I’d Rather Live With a Problem I Can’t Solve, Than Accept a Solution I Don’t Understand
Jan 23, 2014
We periodically teach classes at local universities by special invitation from the professor’s specifically related to cost accounting topics and our experience in dealing with clients and business owners who hire us to assist them with their cost accounting issues. These classes are generally an hour and a half in length and during the class we try to cover things that we think would be relevant to the students. Some of the topics we cover include: our view of how a cost accounting system should go together, as well as, a list of the 10 most common things cost accountants do wrong in working with their cost systems. We try to use recent, relevant examples on every one of our points and of course we are always actively seeking students input throughout the entire class by either questions or comments as we talk through our specific agenda.
It seems to me at some point in every one of our classroom teaching experiences, someone in the class raises a question about how it could be true that management would continue to accept sub-optimal costing information when there are so many alternatives available today that are time and process proven. That is a relevant question and one that we think about often.
I can think of a number of reasons why business owners or managers accept sub-optimal costing information as part of how they do business. Many of these reasons are based on our recent experiences in dealing with owners and managers and the things that they tell us relative to significant cost revisions. Reasons like, “if I’m making money, why do I need to invest any more time or money into cost accounting improvements when what we’re doing seems to be working fine.” Another one that we hear frequently is “this costing information is acceptable as it is, there is no cost benefit to spend substantial amounts of money improving what already seems workable.” Another one we hear often, or suspect often, is “the management team either doesn’t understand the cost model enough to see the flaws or they are unwilling to try to tackle the learning curve that would be involved with starting a whole new process.”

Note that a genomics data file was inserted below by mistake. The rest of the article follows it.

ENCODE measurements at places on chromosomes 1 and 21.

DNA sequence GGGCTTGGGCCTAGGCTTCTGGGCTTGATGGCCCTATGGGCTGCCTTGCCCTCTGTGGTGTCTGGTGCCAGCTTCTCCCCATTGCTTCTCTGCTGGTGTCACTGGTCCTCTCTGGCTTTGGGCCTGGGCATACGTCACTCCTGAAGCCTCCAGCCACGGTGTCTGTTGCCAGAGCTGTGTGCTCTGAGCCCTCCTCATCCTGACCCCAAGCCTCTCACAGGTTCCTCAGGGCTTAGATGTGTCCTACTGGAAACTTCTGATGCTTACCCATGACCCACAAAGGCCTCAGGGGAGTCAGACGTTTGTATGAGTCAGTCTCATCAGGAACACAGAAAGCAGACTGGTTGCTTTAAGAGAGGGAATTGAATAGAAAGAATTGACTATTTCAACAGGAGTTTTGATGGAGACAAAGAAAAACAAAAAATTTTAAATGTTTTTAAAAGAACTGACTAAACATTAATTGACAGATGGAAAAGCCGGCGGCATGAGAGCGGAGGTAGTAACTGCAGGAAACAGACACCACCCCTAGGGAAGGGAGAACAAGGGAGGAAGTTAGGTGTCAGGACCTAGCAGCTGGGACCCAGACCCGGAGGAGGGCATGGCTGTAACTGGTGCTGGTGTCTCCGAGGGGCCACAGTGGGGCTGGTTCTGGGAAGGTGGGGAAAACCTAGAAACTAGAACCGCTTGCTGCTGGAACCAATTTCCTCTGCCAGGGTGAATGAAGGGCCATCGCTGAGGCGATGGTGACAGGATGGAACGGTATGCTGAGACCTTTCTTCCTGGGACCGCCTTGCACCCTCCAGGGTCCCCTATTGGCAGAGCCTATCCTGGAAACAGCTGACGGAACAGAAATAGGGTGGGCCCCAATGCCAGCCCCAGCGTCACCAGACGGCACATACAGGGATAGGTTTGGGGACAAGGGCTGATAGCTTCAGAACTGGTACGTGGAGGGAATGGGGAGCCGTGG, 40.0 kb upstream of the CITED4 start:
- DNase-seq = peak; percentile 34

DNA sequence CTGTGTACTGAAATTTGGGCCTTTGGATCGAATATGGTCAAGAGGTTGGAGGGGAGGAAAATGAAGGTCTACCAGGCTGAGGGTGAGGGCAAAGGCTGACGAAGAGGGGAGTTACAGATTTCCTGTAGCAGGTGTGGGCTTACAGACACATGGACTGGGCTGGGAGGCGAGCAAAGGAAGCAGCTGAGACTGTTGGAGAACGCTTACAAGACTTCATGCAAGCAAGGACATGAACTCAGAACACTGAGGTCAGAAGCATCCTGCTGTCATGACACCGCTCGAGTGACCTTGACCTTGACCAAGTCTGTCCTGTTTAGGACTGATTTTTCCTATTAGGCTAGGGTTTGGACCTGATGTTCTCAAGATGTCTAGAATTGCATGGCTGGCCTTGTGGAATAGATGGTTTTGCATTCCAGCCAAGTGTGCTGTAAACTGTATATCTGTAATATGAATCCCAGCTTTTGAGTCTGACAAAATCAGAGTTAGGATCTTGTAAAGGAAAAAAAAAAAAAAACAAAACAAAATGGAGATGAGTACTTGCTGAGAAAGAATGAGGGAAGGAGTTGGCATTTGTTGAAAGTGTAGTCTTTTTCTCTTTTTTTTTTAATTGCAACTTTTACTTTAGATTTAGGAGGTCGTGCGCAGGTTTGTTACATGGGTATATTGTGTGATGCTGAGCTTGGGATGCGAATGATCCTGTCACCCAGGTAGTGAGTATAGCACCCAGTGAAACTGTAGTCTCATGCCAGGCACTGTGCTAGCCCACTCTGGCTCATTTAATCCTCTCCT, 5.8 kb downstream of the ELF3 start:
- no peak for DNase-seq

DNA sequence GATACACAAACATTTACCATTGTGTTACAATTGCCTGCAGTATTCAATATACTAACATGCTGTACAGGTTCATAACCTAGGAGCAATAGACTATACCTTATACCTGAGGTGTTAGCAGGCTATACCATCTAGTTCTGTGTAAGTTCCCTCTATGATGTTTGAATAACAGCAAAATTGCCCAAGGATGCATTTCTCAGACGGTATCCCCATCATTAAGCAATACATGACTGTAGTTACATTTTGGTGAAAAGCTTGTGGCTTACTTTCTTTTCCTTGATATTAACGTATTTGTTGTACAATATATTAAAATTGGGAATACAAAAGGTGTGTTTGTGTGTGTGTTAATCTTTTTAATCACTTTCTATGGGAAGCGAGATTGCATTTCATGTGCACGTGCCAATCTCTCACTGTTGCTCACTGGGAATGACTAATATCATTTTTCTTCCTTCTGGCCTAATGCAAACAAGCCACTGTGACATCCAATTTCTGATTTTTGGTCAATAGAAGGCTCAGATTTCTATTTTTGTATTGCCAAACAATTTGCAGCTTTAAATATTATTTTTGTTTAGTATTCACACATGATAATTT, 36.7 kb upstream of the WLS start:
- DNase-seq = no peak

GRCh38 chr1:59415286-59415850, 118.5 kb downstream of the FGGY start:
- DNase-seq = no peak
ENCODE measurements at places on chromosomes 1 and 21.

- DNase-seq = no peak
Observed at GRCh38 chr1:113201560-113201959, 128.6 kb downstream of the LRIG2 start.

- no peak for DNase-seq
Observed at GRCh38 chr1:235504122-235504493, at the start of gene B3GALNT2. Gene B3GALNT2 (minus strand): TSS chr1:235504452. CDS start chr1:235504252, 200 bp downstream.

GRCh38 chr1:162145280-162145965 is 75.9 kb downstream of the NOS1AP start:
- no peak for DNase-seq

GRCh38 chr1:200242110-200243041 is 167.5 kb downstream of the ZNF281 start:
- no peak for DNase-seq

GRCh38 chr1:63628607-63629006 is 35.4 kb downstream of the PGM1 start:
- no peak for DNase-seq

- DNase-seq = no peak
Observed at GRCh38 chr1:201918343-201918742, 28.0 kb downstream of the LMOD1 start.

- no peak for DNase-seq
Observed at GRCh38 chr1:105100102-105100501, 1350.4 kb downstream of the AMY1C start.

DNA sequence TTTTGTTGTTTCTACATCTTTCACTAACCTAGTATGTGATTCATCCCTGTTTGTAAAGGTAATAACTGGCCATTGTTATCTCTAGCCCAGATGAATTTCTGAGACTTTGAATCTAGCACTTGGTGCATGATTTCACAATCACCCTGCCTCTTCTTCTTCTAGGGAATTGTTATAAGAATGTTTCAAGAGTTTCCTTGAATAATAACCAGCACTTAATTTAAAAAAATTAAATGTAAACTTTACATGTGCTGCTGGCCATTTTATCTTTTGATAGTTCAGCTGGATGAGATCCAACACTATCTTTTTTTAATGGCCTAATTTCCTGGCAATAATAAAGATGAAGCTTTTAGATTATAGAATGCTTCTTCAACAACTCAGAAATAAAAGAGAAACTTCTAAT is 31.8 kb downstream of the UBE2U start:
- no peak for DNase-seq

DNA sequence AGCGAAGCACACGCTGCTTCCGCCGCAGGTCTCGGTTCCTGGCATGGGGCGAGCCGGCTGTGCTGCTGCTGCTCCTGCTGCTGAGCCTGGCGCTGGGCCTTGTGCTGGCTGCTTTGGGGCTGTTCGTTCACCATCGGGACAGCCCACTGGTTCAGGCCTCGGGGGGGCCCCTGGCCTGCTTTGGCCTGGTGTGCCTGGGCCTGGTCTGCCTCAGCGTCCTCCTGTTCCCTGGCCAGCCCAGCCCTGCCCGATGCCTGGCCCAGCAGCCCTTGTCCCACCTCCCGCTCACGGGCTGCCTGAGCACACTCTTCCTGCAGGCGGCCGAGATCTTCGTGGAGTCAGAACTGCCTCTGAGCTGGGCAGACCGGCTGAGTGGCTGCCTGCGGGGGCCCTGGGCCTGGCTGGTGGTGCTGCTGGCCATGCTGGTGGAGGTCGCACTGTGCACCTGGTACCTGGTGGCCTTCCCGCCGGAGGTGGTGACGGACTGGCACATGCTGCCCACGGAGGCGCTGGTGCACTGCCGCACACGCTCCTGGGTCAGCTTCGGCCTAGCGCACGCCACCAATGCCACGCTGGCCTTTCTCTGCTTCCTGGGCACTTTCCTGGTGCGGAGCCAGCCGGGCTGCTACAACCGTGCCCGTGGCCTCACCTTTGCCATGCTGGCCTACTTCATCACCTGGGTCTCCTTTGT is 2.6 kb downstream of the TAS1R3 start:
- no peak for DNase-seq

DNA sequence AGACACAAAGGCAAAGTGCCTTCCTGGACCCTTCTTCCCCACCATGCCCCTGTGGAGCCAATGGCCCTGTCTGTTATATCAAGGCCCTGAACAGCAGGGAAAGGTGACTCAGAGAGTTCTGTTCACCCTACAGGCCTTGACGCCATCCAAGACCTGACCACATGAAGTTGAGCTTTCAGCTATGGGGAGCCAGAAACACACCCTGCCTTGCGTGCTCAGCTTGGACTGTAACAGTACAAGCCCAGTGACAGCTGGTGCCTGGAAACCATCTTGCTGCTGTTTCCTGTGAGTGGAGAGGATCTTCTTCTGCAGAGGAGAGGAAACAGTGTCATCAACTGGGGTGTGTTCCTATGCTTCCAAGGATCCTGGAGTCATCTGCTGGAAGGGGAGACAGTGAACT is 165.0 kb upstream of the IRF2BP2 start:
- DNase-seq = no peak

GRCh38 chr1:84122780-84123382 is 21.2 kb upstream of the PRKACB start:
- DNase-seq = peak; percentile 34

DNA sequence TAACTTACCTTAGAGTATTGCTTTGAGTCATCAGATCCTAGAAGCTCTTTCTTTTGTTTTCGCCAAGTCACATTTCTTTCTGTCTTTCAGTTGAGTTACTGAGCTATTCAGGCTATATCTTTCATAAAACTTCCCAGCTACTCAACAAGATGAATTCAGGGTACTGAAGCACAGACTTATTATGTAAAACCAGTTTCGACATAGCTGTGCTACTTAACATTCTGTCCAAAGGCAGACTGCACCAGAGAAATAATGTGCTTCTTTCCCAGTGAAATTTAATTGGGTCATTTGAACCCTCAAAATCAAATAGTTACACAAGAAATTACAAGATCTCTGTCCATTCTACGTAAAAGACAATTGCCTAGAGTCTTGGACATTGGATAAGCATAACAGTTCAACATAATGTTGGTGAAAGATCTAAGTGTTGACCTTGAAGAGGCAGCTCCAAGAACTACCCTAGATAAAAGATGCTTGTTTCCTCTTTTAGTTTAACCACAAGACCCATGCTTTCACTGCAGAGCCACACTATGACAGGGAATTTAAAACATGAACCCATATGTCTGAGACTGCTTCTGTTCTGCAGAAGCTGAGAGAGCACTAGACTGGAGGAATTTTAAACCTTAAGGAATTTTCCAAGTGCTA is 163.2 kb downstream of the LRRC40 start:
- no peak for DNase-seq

It does come down to the old management axiom that is I would rather live with the problem I can’t solve than accept the solution I don’t understand. Most of the class members seem to understand that concept and usually that is sufficient to answer the question. However, we almost always have follow-up questions from other class members or perhaps the professor asking additional questions or making additional comments from their experience about the relevancy of our answer.
I have heard other costing consultants write about the same subject. There has been a shift in management’s perspective over the last twenty years or so relative to the investment and effort needed to develop and maintain a good cost system. Twenty years ago or earlier, such expenditures were considered a necessary part of doing business and were an ongoing process improvement related to the costing system. In recent years it is more and more common for us to find costing systems that have been allowed to go years and years out of date. Often times with not even a minor attempt to keep them current or make improvements as operations change or improved costing system theories become available. If this is true across the country, the end result is our manufacturing base in the USA is being hampered in its attempt to constantly improve efficiencies and throughput by out of date and incomplete or sub-optimal costing systems.
Categories: Cost Accounting